It started (AFAIK) with Yslow. This plugin, developed by Yahoo!, analyzes the page, and determines why it is loading slowly. It is based on their own best practices for high performance websites. This is most likely not the type of tool you will use daily, but when you get to the optimization stage of a project it is very handy.

Just the other day, I had the need to analyze the cookies one of my sites was using, and to do so installed Firecookie. Overall I was impressed. It provides a dead-simple way to view, edit, and delete any cookies associated with a page. The one feature I wish it had, was the ability to temporarily disable cookies, without deleting them. This is handy if you want to quickly check what something looks like while logged out of a site, without having to actually log out, and then back in.

There are other firebug plugins I have yet to use, and I’m sure more are currently being developed. All of this added functionality strengthens my belief that firebug is becoming less of a nicety for developers, and more of a necessity. It is definitely one of the larger tools in my development toolbox.

Checkout by Amazon launches

Posted by – July 29, 2008

Amazon Checkout has launched, extending Amazon’s range of web services and diversifying the payment processing service implementations they offer. With their Flexible Payment Service and Simple Pay they now offer a wide range of tools to develop applications with complex transaction for developers without the resources to be a middle man in financial transactions. This new service seems most useful for simple e-commerce use cases.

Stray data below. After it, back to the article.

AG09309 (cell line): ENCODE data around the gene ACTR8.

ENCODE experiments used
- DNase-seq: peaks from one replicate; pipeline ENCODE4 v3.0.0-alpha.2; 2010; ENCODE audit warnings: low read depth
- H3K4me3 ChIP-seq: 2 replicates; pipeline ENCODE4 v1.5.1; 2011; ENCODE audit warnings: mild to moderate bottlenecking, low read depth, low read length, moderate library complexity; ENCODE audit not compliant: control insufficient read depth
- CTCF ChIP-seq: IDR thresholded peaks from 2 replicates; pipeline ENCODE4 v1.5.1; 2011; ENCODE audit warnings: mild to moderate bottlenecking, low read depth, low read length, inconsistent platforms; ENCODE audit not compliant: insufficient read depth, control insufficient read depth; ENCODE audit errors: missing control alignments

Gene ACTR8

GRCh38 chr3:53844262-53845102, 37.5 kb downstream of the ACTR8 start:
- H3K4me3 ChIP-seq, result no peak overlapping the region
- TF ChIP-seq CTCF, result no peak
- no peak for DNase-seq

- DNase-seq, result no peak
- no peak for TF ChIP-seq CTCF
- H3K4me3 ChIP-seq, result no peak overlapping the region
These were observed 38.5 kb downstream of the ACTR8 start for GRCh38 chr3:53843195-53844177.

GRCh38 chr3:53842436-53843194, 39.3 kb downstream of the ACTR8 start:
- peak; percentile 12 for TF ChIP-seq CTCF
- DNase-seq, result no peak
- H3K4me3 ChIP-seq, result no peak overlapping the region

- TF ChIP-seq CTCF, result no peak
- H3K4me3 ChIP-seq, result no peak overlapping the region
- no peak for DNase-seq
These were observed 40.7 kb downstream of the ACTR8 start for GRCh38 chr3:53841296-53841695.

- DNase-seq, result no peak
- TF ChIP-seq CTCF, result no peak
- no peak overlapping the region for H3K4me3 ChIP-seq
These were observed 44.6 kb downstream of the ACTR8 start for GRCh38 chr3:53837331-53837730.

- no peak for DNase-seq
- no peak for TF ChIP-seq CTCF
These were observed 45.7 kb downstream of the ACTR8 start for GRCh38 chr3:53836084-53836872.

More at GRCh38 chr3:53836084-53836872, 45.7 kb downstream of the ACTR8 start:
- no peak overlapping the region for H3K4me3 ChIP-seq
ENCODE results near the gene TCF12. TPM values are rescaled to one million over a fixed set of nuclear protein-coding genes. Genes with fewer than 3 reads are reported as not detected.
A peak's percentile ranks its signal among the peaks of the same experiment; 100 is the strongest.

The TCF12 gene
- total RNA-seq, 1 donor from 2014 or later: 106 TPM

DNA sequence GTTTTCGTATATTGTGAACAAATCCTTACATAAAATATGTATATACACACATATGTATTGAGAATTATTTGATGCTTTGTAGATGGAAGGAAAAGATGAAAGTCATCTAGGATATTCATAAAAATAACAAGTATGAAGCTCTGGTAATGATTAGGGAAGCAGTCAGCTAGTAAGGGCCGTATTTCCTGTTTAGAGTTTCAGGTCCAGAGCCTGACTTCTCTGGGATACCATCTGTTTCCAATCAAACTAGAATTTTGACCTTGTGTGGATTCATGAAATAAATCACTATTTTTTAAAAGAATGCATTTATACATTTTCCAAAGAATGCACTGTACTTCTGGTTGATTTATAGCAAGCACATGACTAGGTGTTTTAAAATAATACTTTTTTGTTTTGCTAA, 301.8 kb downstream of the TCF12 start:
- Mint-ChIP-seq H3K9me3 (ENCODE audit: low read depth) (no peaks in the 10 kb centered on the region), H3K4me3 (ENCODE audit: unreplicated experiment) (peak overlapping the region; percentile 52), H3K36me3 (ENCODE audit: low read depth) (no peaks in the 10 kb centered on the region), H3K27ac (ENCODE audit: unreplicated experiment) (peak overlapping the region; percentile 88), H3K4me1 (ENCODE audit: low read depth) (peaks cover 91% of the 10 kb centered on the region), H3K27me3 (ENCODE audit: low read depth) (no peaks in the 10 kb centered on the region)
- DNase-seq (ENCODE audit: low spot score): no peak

Checkout by AmazonTM is a complete ecommerce checkout solution that provides your customers with the same secure and trusted checkout experience available on today. It offers unique features including Amazon’s 1-Click® and tools for businesses to manage shipping charges, sales tax, promotions, and post-sale activities including refunds, cancellations, and chargebacks.

Their range of solutions can be overwhelming, so check out a comparison of the features.

The secret to SEO

Posted by – July 29, 2008

It often seems that everyone working online claims to have expertise in Search Engine Optimization. It isn’t that surprising given the returns (traffic and money) but because SEO is a winner-take-most game knowing a little bit of SEO is about as useful as being a “little bit” pregnant. And no matter how much someone might know about SEO, if they don’t execute better than their competitors they lose.

And the thing about loosing in SEO is that it’s a loser-take-none game. The returns from SEO only begin after achieving the top rankings. Moving in rankings from, say, 50th place to 20th represents virtually no traffic gain (seriously, it could be as low as a difference of a dozen visitors a month).